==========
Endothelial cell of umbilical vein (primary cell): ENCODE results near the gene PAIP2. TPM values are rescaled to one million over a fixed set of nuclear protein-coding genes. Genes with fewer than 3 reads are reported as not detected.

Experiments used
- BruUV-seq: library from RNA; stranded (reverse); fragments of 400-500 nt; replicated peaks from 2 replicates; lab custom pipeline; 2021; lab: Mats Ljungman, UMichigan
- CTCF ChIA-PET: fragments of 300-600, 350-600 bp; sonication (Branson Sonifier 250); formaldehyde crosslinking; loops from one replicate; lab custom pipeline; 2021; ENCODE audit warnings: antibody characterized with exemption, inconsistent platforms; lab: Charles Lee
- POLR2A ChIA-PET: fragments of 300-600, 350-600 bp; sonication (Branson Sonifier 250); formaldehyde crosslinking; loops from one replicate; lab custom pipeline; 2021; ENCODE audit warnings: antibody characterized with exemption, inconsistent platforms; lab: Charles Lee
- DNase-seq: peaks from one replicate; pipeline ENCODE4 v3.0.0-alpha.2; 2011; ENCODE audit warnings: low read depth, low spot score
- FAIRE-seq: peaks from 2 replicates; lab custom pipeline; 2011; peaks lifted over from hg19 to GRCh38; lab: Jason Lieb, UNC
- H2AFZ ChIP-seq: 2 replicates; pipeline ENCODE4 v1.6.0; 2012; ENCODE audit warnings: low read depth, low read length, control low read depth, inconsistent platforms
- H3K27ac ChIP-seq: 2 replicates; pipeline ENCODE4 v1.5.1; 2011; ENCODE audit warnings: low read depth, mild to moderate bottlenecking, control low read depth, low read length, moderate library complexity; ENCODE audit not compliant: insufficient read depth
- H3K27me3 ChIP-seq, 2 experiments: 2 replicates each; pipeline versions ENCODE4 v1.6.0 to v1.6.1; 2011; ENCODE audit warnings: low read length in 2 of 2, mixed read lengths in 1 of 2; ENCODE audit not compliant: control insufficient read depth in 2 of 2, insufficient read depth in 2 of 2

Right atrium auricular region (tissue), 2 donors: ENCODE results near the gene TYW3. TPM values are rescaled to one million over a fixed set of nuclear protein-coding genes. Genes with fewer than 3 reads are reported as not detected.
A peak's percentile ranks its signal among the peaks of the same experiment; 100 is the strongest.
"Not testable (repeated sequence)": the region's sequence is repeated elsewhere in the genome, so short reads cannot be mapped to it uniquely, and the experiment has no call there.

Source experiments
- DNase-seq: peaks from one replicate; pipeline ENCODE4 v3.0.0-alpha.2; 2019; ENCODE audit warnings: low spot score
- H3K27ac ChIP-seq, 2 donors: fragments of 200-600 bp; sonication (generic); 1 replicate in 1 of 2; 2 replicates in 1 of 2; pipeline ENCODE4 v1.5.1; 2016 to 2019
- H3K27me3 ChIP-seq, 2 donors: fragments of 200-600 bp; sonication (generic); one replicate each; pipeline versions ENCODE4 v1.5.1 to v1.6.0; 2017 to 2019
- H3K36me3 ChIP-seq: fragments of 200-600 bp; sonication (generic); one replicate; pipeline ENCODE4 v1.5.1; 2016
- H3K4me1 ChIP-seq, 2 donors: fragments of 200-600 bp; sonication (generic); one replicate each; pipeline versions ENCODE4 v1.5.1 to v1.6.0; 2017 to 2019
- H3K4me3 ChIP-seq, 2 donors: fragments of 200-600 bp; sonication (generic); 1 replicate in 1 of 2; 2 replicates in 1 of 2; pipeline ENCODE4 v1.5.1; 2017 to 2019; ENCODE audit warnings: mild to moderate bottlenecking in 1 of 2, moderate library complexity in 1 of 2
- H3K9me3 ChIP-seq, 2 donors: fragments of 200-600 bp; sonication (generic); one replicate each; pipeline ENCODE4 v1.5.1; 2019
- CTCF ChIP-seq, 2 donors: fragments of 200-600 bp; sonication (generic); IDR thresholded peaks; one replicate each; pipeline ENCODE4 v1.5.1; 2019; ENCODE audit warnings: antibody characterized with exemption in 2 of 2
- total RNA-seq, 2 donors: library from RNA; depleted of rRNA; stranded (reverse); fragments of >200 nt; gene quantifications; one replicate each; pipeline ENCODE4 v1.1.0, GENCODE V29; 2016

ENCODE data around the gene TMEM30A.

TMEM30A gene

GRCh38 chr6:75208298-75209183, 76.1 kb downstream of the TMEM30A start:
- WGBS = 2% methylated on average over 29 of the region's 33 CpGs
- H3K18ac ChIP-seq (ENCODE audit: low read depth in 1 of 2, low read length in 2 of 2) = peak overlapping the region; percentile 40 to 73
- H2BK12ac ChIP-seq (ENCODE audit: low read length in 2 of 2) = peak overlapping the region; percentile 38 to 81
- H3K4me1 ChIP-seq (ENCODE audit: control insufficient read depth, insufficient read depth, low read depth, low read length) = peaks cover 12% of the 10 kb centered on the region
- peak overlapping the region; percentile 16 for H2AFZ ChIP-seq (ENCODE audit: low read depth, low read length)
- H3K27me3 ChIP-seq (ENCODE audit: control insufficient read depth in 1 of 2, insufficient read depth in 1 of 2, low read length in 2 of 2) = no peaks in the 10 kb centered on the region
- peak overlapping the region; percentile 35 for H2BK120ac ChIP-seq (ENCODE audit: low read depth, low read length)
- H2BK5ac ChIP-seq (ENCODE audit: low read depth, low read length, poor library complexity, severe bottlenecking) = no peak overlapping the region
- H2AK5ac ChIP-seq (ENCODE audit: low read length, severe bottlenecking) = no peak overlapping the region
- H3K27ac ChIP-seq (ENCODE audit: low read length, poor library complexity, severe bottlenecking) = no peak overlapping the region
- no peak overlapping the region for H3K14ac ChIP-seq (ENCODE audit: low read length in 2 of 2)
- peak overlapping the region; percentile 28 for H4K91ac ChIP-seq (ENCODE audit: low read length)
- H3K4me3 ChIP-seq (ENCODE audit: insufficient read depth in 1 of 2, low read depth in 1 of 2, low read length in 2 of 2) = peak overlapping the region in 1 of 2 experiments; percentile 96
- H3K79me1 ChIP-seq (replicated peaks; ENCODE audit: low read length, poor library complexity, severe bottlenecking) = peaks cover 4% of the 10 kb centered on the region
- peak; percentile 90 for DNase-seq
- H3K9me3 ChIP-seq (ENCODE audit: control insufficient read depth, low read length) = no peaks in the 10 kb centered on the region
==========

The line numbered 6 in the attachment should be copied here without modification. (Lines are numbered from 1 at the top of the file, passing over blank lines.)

- DNase-seq: peaks from one replicate; pipeline ENCODE4 v3.0.0-alpha.2; 2011; ENCODE audit warnings: low read depth, low spot score